Investment News posted an article describing how the North American Securities Administrators Association has formed a new Committee on Senior Issues and Diminished Capacity, which will be headed by Montana Deputy Securities Commissioner Lynne Egan and include 13 regulators from across the country.The SEC Investor Advisory Committee has also tasked itself with what it described as an urgent need to protect retirees who are losing mental ability.

State enforcement statistics compiled by NASAA show that 34% of actions since 2008 involve senior victims.

These groups are very committed to finding out what best practices should be.  The NASAA committee could develop a model rule over the next year. With over a dozen people on a committee how many of you think they’ll have rules put together anytime soon?
 
Admittedly, this is an urgent problem.  Over $36B is stolen from elders every year, according to a recent study.  You can and should be developing your own best practices right now.
The longer we wait for government or any regulatory agency to tell us what to do about elder abuse, the longer we delay acting when we see it before our eyes. It doesn’t require a government rule or a professional organization’s sanction to act with common sense on your own.

We know that the problem of elder abuse has been studied and data has been published by the National Center on Elder Abuse, part of the government’s Administration on Aging.  It has also been studied extensively by private entities such as MetLife who published results in 2009. Updated data is also available from other sources.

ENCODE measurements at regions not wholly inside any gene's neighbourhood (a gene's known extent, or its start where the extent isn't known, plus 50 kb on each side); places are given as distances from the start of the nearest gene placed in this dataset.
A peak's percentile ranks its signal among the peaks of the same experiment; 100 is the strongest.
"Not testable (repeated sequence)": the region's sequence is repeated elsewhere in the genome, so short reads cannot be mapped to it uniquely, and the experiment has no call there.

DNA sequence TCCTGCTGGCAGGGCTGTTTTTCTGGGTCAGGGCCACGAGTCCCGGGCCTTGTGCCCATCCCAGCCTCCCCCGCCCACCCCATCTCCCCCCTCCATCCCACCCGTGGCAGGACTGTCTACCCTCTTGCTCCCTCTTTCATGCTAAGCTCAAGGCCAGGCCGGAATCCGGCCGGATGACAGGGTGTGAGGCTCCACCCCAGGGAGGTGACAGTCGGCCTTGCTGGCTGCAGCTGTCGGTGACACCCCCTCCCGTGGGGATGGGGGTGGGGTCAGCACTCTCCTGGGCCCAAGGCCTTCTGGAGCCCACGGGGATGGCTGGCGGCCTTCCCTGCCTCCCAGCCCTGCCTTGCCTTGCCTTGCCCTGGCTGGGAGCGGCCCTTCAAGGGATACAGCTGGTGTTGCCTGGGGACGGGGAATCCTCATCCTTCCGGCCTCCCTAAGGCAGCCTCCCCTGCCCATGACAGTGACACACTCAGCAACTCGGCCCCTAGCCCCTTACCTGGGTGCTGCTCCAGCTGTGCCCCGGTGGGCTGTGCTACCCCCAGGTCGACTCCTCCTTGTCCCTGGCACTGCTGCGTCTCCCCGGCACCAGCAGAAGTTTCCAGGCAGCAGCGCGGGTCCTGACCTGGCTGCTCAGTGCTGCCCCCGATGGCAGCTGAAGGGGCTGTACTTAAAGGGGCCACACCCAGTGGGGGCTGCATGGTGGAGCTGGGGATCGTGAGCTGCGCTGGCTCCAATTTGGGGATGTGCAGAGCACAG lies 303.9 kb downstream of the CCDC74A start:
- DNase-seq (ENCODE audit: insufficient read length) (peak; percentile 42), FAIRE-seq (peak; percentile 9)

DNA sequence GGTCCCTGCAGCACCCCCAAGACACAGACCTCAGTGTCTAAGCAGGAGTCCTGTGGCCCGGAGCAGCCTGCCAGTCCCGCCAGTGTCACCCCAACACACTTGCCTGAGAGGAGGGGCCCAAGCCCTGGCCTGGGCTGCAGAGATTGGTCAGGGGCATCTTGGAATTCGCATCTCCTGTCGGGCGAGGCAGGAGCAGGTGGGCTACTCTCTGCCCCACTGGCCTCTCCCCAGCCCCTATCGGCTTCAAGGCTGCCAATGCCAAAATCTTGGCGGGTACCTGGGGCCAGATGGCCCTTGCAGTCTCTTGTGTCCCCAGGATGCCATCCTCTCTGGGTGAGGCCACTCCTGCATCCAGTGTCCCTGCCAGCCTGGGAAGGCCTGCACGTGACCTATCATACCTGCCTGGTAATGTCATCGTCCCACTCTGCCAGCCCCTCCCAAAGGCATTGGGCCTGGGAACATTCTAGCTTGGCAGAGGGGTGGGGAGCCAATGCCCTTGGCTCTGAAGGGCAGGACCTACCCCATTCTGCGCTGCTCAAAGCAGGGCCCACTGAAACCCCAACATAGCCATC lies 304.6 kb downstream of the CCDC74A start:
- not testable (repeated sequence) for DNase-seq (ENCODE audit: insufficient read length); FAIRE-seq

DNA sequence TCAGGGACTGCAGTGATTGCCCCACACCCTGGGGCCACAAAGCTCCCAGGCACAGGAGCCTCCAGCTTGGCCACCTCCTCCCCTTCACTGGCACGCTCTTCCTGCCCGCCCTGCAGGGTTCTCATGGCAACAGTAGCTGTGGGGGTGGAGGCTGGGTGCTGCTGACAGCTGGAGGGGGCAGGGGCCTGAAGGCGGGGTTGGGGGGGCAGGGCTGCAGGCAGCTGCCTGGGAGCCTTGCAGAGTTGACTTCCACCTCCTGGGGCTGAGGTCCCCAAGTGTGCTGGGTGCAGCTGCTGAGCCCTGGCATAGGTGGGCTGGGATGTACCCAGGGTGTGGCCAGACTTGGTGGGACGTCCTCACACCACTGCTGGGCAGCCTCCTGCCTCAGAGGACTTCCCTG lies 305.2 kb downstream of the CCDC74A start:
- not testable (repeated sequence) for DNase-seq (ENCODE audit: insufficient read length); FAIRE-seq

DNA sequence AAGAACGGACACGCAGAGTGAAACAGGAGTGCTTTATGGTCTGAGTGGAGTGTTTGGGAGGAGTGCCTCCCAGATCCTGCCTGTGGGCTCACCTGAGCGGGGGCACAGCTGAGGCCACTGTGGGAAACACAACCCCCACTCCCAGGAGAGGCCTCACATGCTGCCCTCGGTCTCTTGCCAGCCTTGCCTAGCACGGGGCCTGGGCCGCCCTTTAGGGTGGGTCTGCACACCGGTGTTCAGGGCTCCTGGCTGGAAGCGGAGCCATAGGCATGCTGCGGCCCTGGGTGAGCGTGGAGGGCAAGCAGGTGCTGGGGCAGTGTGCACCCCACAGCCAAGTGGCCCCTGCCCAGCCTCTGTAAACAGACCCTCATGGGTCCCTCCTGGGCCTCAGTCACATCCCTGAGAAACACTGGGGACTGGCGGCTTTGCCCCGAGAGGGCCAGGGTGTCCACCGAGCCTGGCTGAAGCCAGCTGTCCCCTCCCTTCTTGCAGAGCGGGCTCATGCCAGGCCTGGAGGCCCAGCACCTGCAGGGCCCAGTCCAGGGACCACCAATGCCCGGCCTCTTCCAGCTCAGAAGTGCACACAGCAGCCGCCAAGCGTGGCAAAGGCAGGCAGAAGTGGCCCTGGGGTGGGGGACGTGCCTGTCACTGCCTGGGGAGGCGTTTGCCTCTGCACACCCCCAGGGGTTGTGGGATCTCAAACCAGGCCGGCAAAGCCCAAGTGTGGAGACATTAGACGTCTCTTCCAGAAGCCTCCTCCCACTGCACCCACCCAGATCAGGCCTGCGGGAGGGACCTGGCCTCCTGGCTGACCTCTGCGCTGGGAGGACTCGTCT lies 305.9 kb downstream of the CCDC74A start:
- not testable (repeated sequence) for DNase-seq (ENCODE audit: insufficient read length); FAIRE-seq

If you are uncomfortable because you believe privacy regulations have to stop you from reporting abuse to authorities or to concerned family, you can do something about that feeling of discomfort.  You can develop a privacy waiver specially designed to protect both your client and yourself. 
 
If you are proactive, you can have every client you represent, advise or serve give you written permission to contact a third party when you see red flags of elder abuse. Crafting such a document takes time. We’ve spent hours on a model document at AgingInvestor.com and we think it will do the job.  But you’ll need to create such a waiver in your office or organization too, one that is specific to your needs.
 
If you need help with what the essential components of a privacy waiver should look like, contact us at AgingInvestor.com.  for guidance.  We can get you started with it right away.   Download your free tip sheet HERE, Essential Elements of a Privacy Waiver today!
 
Until next time,
Carolyn Rosenblatt, R.N. Elder Law Attorney
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